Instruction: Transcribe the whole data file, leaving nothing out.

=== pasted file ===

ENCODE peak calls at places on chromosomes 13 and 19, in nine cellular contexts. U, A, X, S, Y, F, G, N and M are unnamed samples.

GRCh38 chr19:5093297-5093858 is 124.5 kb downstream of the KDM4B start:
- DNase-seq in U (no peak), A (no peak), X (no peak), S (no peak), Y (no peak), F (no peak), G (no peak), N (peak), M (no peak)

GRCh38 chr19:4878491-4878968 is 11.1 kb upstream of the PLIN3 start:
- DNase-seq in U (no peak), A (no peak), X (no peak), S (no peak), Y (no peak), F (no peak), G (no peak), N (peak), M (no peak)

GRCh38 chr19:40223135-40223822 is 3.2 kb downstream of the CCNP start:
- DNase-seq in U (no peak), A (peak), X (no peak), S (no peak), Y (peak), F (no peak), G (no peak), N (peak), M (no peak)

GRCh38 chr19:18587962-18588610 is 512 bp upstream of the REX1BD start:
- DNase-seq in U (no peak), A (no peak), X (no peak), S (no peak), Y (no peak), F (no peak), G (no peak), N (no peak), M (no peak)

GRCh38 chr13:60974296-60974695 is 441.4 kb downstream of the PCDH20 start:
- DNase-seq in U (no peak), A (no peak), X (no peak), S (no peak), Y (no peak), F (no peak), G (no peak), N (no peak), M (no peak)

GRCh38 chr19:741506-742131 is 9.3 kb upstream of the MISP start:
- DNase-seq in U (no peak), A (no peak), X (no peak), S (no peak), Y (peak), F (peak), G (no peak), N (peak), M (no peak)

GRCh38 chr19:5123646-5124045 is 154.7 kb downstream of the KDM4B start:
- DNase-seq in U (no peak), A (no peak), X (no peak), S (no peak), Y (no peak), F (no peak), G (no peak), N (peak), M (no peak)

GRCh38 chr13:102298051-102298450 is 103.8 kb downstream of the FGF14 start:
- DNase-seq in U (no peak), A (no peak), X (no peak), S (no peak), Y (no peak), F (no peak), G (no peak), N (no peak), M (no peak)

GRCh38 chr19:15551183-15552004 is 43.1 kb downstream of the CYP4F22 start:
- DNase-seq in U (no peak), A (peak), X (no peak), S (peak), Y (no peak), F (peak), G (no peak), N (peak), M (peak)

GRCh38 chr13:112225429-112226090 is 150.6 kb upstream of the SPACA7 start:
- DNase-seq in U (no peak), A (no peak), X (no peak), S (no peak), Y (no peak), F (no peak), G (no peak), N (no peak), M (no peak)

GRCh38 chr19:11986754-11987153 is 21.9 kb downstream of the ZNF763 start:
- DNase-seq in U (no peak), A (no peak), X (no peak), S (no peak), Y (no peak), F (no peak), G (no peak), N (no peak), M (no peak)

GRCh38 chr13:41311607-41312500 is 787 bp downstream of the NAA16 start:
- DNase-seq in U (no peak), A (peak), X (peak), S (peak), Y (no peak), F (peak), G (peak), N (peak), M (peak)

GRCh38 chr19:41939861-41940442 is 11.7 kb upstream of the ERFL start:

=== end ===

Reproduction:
ENCODE peak calls at places on chromosomes 13 and 19, in nine cellular contexts. U, A, X, S, Y, F, G, N and M are unnamed samples.

GRCh38 chr19:5093297-5093858 is 124.5 kb downstream of the KDM4B start:
- DNase-seq in U (no peak), A (no peak), X (no peak), S (no peak), Y (no peak), F (no peak), G (no peak), N (peak), M (no peak)

GRCh38 chr19:4878491-4878968 is 11.1 kb upstream of the PLIN3 start:
- DNase-seq in U (no peak), A (no peak), X (no peak), S (no peak), Y (no peak), F (no peak), G (no peak), N (peak), M (no peak)

GRCh38 chr19:40223135-40223822 is 3.2 kb downstream of the CCNP start:
- DNase-seq in U (no peak), A (peak), X (no peak), S (no peak), Y (peak), F (no peak), G (no peak), N (peak), M (no peak)

GRCh38 chr19:18587962-18588610 is 512 bp upstream of the REX1BD start:
- DNase-seq in U (no peak), A (no peak), X (no peak), S (no peak), Y (no peak), F (no peak), G (no peak), N (no peak), M (no peak)

GRCh38 chr13:60974296-60974695 is 441.4 kb downstream of the PCDH20 start:
- DNase-seq in U (no peak), A (no peak), X (no peak), S (no peak), Y (no peak), F (no peak), G (no peak), N (no peak), M (no peak)

GRCh38 chr19:741506-742131 is 9.3 kb upstream of the MISP start:
- DNase-seq in U (no peak), A (no peak), X (no peak), S (no peak), Y (peak), F (peak), G (no peak), N (peak), M (no peak)

GRCh38 chr19:5123646-5124045 is 154.7 kb downstream of the KDM4B start:
- DNase-seq in U (no peak), A (no peak), X (no peak), S (no peak), Y (no peak), F (no peak), G (no peak), N (peak), M (no peak)

GRCh38 chr13:102298051-102298450 is 103.8 kb downstream of the FGF14 start:
- DNase-seq in U (no peak), A (no peak), X (no peak), S (no peak), Y (no peak), F (no peak), G (no peak), N (no peak), M (no peak)

GRCh38 chr19:15551183-15552004 is 43.1 kb downstream of the CYP4F22 start:
- DNase-seq in U (no peak), A (peak), X (no peak), S (peak), Y (no peak), F (peak), G (no peak), N (peak), M (peak)

GRCh38 chr13:112225429-112226090 is 150.6 kb upstream of the SPACA7 start:
- DNase-seq in U (no peak), A (no peak), X (no peak), S (no peak), Y (no peak), F (no peak), G (no peak), N (no peak), M (no peak)

GRCh38 chr19:11986754-11987153 is 21.9 kb downstream of the ZNF763 start:
- DNase-seq in U (no peak), A (no peak), X (no peak), S (no peak), Y (no peak), F (no peak), G (no peak), N (no peak), M (no peak)

GRCh38 chr13:41311607-41312500 is 787 bp downstream of the NAA16 start:
- DNase-seq in U (no peak), A (peak), X (peak), S (peak), Y (no peak), F (peak), G (peak), N (peak), M (peak)

GRCh38 chr19:41939861-41940442 is 11.7 kb upstream of the ERFL start: